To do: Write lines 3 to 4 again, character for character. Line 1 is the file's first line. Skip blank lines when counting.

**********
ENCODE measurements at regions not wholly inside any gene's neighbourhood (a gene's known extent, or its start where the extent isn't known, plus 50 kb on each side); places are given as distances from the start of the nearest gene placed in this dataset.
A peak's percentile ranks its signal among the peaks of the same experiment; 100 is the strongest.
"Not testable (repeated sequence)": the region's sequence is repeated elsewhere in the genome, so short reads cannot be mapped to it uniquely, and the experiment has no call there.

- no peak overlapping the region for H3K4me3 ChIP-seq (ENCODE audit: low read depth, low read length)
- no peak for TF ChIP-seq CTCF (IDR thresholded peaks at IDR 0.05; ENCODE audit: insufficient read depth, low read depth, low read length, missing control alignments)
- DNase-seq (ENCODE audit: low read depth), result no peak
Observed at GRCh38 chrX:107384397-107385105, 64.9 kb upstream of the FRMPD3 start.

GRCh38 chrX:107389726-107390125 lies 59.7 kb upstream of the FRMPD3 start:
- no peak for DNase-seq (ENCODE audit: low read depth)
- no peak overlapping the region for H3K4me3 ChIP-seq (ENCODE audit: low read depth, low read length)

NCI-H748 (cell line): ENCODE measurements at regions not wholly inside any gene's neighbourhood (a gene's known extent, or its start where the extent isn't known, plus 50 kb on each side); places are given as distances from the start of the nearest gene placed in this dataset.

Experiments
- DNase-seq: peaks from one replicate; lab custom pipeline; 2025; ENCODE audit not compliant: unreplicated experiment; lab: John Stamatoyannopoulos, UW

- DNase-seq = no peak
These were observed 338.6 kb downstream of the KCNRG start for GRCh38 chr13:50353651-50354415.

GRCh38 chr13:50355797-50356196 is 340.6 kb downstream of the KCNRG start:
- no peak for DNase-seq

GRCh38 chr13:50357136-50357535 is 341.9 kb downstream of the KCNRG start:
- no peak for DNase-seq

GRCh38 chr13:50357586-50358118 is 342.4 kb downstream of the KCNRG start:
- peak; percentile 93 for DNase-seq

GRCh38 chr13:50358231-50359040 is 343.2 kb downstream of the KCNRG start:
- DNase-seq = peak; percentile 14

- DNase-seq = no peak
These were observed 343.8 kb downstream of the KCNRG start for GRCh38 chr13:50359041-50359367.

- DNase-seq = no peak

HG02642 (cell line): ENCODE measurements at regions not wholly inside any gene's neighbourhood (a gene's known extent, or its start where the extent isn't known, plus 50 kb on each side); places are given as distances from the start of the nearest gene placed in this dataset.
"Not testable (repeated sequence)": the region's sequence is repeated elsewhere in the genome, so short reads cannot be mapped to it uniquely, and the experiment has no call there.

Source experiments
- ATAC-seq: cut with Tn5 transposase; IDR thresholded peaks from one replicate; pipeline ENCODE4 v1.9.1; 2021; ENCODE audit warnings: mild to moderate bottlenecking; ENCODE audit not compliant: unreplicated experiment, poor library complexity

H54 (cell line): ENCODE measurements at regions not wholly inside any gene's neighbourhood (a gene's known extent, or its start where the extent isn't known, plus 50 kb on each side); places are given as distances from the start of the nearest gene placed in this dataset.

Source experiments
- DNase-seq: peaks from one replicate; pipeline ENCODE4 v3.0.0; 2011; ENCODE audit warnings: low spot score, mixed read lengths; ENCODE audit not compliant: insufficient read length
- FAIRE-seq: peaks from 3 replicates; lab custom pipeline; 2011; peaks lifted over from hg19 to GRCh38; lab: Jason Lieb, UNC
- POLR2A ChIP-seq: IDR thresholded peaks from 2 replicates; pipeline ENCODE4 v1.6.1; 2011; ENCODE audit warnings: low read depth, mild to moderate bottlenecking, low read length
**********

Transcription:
"Not testable (repeated sequence)": the region's sequence is repeated elsewhere in the genome, so short reads cannot be mapped to it uniquely, and the experiment has no call there.

- no peak overlapping the region for H3K4me3 ChIP-seq (ENCODE audit: low read depth, low read length)